Mauritius. In January, the Prime Minister since 2014, Anerood Jugnauth, announced his departure. He was succeeded as head of government by his son Pravind Jugnauth, who also took over as interior minister and also remained as finance minister. According to Countryaah.com, Anerood Jugnauth, who was President 2003-12 and has been Prime Minister several times, retained the post of Minister of Defense. The year was then marked by a series of political scandals and a number of shifts in the ministerial posts, which also caused party members to question the leadership of the new prime minister.
In February, local elections were held on the island of Rodrigues. The election attracted 80% of the electorate and ended with a clear victory for the Rodrigue People’s Organization (OPR), which received 60% of the vote and 10 out of 17 seats in the local parliament. The remaining seven seats went to the Rodrigues Movement Party.
In February 2004, UNESCO Secretary General Koïchiro Matsuura conducted an official three-day visit where he met with delegates from the African Parliamentary Education Forum in Africa.
In late February, workers demonstrated against the impending visit by WTO Secretary-General, Supachai Paritchpakdi. They accused the organization of being a threat to people’s social rights.
At a Mauritius meeting in October, Francophone Africa Justice Ministers pledged to introduce common instruments in the fight against terrorism and the UN Conventions on Organized Crime and Corruption. The meeting was organized by the Government, the United Nations Office on Drugs and Crime (UNODC) and the Francophone Countries Cooperation Unit. The meeting adopted according to. Furthermore, the UN has legal guidelines for the introduction of common instruments against terrorism, within the framework of the UNODC.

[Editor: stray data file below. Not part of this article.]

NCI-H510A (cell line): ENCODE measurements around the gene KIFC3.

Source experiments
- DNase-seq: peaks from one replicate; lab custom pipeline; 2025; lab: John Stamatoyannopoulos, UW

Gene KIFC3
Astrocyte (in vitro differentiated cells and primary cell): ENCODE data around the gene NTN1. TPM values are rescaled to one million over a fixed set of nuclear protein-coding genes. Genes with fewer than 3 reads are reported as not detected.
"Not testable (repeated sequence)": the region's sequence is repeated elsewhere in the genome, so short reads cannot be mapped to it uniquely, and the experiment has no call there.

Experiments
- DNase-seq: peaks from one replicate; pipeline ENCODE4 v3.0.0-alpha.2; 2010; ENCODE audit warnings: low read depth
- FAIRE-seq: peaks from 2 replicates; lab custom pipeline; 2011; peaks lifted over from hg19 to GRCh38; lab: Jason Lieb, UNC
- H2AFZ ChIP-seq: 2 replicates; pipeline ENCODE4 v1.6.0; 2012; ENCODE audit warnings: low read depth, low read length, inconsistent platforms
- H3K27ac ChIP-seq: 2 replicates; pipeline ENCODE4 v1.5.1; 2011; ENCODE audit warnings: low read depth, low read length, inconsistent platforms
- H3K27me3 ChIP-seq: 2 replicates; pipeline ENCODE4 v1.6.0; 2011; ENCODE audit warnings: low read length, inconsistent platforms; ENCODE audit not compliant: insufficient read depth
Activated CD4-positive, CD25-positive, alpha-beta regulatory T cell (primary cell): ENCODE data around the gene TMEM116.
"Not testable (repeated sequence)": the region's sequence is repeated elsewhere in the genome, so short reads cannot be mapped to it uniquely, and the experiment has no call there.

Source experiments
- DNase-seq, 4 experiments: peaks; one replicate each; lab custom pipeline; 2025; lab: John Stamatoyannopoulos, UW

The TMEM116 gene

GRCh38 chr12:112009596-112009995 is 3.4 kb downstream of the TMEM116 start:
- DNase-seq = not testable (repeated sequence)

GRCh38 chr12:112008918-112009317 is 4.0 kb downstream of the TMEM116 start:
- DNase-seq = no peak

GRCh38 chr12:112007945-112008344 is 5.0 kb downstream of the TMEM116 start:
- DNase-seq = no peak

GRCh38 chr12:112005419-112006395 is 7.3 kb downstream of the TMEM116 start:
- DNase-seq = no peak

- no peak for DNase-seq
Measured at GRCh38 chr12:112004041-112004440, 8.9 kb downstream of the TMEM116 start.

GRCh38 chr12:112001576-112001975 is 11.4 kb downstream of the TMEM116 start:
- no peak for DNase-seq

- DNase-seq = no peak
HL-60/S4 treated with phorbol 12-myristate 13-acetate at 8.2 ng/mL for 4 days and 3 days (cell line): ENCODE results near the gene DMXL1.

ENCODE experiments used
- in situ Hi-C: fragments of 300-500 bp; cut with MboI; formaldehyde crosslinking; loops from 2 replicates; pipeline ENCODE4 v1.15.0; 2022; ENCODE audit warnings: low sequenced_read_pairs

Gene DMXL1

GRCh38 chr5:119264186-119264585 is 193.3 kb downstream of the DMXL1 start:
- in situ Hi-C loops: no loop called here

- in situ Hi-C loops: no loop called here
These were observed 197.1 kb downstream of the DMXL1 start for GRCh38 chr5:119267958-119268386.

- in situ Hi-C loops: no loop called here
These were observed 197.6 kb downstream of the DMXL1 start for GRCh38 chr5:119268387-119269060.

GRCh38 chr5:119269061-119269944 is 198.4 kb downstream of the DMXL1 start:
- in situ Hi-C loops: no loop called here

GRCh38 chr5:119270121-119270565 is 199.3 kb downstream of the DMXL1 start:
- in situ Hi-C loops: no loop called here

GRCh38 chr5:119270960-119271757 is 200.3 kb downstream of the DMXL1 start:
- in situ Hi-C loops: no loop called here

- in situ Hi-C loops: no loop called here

In January 2005, an international conference was held in Mauritius for small island-based developing countries. The main purpose of the conference was to discuss the use of renewable energy sources and the use of cleaner technologies. The conference also decided that: “Climate change and rising sea levels in the world seas are some of the most worrying developments for the small island states” and at the same time recognized the need to “step up efforts to influence the WTO decision-making processes “. As the island states are small, they have clear disadvantages and structural difficulties in being integrated into the world economy and therefore require better access for their agricultural products to the international markets.
In April 2006, a group of 102 Chagos residents living in Mauritius were finally allowed to visit their land in the Indian Ocean – Diego Garcia – from which they were displaced in 1960, when the United States was to use the island as a military base. They were given a 3 day visa to visit their abandoned villages and cemeteries.
An outbreak in May 2006 of the chikungunya virus cost the country dearly economically, as the flow of tourists, among others. took off drastically.
The state budget for 2007-08 finally took steps to reduce the gender inequality in the country and “settle the gender stereotypes”. Women’s groups congratulated the government and declared that the move provided a better platform for those groups working hard to raise awareness about gender inequality.
In September 2008, Jugnauth was unanimously re-elected President of the National Assembly.